WASHINGTON — House Democrats have enough votes to sustain all three of the early vetoes President Barack Obama has threatened against priority bills in the new Republican-controlled Congress, party leader Nancy Pelosi said Thursday as divided government headed for the first political showdown of a new year.
Pelosi, D-California, made her comments as a Senate committee cleared legislation to approve construction of the Keystone XL pipeline, and Republicans urged the president to reconsider his threat to veto the measure.
“Unfortunately, the president’s been taking steps toward more confrontation, rather than bipartisan cooperation on jobs,” said House Speaker John Boehner, R-Ohio.
The Keystone legislation is one of three the White House has said that Obama will reject.
A second, to roll back some of the regulations imposed on the financial industry in the wake of the 2008 economic crash, fell short of passage in the House on Wednesday but is expected to clear on a revote next week.
A third, to make a change in the health care law, was lined up for House approval later in the day.
At a news conference, Pelosi said, “We will sustain the president’s veto on that,” a forecast she also extended to the pipeline and financial industry measures.
A two-thirds vote is required in both houses for Congress to enact legislation over a presidential veto.
Larger struggles are ahead, including a Republican attempt to force Obama to roll back changes in immigration policy that will shield many immigrants from deportation even if they are in the country illegally.
Republicans have said they will try and use funding legislation required by late February for the Department of Homeland Security as leverage in that struggle. They said they would go ahead with that plan despite the Paris terrorist attack on a magazine office on Wednesday that left 12 dead.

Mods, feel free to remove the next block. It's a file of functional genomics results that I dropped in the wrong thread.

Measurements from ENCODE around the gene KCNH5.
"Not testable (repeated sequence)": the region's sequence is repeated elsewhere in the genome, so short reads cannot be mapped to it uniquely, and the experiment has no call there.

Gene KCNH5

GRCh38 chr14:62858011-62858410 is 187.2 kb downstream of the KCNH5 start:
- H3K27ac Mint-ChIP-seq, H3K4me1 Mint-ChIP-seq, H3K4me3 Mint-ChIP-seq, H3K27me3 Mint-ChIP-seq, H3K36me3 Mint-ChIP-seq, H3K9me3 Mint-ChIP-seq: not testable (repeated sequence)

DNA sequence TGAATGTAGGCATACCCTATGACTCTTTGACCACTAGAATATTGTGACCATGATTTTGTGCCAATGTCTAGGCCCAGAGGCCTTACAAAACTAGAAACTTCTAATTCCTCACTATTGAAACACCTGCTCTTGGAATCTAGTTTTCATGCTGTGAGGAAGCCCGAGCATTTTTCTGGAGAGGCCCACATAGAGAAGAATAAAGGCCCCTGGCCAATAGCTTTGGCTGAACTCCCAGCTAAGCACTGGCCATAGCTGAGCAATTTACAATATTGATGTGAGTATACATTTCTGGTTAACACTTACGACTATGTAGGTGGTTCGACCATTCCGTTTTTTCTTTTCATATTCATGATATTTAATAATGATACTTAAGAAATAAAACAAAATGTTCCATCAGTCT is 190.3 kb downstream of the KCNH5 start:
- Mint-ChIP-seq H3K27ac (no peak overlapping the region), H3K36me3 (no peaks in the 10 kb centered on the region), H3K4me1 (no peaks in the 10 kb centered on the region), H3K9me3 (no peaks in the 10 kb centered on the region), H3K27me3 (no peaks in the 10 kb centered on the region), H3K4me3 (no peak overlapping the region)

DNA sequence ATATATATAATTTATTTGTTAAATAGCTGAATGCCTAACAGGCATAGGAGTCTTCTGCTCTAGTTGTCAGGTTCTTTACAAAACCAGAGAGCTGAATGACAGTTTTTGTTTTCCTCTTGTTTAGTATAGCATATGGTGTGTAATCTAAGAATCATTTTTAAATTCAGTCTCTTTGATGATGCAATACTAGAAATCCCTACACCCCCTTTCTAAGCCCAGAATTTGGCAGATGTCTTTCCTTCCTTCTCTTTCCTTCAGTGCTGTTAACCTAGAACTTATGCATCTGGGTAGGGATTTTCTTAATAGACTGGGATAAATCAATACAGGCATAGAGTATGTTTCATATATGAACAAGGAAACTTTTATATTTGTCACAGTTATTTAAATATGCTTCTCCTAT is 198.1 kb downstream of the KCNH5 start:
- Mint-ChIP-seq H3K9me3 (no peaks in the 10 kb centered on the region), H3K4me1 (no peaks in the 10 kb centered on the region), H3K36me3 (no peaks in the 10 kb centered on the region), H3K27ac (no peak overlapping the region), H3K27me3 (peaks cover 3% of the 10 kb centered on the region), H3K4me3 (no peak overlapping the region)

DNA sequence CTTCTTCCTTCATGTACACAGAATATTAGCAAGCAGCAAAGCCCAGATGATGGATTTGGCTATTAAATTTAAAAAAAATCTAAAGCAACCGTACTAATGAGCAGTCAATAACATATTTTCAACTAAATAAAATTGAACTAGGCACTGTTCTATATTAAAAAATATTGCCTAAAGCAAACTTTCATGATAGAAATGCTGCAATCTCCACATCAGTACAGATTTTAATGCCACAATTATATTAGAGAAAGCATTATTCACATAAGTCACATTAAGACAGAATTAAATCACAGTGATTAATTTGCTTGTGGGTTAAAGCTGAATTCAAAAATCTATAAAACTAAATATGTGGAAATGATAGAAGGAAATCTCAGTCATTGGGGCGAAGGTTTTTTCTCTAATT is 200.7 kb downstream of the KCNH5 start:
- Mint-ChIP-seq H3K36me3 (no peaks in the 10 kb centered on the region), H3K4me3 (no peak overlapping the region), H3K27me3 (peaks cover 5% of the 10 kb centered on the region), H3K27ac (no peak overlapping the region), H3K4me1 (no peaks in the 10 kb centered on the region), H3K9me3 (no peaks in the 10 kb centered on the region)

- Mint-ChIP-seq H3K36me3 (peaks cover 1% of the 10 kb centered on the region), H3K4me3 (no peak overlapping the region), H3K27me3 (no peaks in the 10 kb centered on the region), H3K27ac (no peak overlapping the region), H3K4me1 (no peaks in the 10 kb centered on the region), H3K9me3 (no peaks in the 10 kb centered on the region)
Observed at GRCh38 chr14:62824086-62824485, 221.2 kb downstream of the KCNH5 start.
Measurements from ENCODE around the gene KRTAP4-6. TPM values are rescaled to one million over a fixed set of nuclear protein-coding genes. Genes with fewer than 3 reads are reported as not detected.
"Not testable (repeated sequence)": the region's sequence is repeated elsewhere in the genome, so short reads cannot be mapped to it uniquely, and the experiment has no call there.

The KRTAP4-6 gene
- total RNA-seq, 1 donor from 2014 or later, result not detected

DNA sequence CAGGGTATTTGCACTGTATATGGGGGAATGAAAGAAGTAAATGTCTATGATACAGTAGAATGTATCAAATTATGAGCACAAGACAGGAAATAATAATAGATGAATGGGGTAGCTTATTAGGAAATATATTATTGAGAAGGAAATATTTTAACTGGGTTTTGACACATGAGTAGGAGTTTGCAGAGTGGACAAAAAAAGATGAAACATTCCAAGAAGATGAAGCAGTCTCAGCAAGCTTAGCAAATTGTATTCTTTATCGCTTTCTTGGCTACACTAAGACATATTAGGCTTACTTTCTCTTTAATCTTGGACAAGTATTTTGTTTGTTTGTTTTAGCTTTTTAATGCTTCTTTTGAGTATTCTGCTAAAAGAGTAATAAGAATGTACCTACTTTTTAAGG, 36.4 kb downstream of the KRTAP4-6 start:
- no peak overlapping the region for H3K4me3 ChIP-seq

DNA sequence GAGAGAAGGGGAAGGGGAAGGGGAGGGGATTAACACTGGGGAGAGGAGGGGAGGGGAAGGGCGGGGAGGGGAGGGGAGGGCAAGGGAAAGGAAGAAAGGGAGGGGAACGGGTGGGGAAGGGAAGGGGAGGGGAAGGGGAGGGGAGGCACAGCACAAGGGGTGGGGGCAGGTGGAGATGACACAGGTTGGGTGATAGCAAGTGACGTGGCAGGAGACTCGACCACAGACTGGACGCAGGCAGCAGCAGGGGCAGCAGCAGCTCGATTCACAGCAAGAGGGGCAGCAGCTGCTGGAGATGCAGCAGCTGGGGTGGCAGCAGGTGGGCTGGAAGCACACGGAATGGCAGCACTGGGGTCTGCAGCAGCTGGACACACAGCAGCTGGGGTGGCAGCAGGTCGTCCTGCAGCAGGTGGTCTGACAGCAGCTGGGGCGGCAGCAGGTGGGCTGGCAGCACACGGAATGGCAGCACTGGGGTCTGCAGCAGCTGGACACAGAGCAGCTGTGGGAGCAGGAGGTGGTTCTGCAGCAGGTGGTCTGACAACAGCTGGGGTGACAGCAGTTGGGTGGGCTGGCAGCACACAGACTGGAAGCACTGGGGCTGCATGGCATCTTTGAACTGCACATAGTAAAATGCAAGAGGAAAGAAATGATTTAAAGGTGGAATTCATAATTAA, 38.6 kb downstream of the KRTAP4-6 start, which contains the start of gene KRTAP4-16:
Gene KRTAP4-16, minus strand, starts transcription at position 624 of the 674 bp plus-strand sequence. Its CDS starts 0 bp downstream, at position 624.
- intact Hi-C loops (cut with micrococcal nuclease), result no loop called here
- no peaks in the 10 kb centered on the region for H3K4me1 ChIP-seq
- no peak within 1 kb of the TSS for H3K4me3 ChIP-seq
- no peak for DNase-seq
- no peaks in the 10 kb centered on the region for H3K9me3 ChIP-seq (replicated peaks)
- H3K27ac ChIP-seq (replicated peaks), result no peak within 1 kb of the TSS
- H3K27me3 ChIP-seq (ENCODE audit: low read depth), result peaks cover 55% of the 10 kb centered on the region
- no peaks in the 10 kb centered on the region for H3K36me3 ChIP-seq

“I don’t believe that the funding of the department is in fact at risk. What is at risk is the rule of law and the sanctity of America’s Constitution,” Boehner said.
At a news conference, he noted that he promised last year to fight Obama “tooth and nail” on the issue once new Republican majorities had taken office, adding: “And I meant it.”
The Keystone legislation shapes up as the marquee struggle of the early days of the new Congress.
It was the first bill introduced in the Senate this year, and became the first during the day to clear a committee, as well.
The vote in the Energy and Natural Resources was 13-9, with Sen. Joe Manchin, D-W.Va, joining all Republicans in supporting the measure.
The House will vote on an identical bill on Friday, and passage is expected.
ALAN FRAM, Associated Press
Associated Press writers Connie Cass and Stephen Ohlemacher contributed to this report.